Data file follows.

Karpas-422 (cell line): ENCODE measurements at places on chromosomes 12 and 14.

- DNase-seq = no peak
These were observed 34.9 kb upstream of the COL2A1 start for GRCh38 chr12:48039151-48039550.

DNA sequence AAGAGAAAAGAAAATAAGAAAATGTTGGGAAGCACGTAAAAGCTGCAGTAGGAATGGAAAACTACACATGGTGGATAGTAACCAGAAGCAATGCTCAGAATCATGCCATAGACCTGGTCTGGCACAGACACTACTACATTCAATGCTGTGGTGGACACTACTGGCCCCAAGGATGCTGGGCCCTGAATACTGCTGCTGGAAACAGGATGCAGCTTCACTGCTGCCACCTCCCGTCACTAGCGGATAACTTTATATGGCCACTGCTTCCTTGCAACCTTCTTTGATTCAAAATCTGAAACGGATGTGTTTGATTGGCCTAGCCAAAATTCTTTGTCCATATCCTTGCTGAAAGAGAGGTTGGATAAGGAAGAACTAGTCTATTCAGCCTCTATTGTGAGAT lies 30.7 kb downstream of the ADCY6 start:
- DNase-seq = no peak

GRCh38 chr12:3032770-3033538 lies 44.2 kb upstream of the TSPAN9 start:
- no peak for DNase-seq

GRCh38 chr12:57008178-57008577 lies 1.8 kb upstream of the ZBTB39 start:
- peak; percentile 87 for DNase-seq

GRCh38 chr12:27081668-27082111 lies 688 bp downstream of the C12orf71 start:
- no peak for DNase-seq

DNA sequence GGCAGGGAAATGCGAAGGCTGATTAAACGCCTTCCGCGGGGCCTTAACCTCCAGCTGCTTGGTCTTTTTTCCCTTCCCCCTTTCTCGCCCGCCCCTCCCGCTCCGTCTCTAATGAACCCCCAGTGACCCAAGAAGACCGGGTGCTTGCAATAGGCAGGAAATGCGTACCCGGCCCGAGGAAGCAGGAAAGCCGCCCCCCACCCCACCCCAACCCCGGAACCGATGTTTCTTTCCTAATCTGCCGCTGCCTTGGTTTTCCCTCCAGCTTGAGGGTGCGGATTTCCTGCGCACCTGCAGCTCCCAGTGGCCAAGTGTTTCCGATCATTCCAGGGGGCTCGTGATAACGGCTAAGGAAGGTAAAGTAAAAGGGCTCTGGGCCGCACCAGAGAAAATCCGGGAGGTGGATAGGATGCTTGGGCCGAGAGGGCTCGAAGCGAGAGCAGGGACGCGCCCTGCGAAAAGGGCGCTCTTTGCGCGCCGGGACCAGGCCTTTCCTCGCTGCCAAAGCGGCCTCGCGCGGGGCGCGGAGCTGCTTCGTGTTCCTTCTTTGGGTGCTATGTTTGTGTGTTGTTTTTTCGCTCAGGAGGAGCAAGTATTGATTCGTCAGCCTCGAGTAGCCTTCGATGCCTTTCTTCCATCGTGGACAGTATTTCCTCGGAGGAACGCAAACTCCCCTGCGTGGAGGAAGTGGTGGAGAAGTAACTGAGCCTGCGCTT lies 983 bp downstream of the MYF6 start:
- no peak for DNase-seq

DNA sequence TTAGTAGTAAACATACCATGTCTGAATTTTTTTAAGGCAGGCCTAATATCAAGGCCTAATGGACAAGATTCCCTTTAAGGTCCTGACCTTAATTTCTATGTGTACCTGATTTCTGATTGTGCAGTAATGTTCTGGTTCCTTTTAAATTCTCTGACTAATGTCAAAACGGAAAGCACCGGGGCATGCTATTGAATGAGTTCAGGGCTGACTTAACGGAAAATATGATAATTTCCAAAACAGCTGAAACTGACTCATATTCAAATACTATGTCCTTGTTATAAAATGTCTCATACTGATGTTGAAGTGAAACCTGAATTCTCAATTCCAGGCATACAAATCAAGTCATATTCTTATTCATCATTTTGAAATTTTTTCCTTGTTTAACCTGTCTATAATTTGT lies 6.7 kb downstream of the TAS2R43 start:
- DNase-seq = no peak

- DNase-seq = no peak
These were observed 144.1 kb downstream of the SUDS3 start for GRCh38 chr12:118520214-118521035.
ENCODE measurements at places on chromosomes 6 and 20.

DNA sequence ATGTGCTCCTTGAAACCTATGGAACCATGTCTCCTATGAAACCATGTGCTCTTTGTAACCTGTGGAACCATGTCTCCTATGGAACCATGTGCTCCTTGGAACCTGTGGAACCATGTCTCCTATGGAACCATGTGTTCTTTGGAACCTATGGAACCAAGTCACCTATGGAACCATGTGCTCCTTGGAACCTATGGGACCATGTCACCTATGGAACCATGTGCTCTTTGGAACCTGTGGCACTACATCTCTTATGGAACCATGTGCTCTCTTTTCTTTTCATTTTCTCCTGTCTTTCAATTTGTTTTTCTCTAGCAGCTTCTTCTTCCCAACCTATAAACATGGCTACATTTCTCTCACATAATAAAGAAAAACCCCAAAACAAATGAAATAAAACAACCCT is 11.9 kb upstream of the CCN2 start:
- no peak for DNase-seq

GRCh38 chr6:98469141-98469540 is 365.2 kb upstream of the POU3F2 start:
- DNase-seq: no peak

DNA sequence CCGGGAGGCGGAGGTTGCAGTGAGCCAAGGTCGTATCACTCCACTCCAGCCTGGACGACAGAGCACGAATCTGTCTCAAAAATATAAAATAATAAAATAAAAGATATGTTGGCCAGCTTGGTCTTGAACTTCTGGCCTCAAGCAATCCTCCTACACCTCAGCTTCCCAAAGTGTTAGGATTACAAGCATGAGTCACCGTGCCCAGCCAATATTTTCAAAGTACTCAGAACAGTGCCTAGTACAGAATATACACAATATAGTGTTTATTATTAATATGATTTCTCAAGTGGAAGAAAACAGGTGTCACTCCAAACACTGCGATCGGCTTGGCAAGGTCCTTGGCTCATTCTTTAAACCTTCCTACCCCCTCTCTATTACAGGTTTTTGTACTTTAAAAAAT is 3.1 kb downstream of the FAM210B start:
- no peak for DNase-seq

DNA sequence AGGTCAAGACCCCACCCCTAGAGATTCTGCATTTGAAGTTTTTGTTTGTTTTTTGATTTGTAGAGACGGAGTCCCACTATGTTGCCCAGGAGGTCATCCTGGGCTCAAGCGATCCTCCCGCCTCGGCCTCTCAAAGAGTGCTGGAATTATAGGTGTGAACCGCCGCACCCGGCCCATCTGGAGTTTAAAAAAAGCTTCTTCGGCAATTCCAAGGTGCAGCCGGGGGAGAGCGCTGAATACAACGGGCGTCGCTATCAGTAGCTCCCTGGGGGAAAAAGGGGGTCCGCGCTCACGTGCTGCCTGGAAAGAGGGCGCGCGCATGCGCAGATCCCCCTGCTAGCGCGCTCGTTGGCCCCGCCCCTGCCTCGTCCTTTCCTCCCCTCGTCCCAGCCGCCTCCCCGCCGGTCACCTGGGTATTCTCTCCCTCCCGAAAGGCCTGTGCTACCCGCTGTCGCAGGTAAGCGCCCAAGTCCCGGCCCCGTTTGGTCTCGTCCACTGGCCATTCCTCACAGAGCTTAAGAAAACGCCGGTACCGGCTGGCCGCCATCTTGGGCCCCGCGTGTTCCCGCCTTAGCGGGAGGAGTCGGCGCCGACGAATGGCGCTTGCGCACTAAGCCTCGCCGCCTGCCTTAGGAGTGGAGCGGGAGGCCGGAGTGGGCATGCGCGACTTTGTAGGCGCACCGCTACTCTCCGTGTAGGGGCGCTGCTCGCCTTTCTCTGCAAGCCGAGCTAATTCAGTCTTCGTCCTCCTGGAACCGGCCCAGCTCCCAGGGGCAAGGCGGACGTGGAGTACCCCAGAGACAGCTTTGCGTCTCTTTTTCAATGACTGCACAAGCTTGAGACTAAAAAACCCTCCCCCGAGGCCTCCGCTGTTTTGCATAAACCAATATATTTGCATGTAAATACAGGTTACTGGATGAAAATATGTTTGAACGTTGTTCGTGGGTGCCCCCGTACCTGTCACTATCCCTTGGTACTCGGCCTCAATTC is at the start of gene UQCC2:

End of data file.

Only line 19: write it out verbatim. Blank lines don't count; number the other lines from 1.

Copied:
DNA sequence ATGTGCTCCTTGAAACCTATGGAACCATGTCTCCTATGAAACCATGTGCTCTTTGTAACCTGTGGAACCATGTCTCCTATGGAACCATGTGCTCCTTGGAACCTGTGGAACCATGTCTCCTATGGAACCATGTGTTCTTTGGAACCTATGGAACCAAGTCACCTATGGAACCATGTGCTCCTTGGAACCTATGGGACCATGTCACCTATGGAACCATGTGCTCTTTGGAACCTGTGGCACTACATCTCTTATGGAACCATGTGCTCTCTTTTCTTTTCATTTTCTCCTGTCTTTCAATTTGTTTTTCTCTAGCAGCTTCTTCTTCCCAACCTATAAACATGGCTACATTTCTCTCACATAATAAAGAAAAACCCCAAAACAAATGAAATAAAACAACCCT is 11.9 kb upstream of the CCN2 start: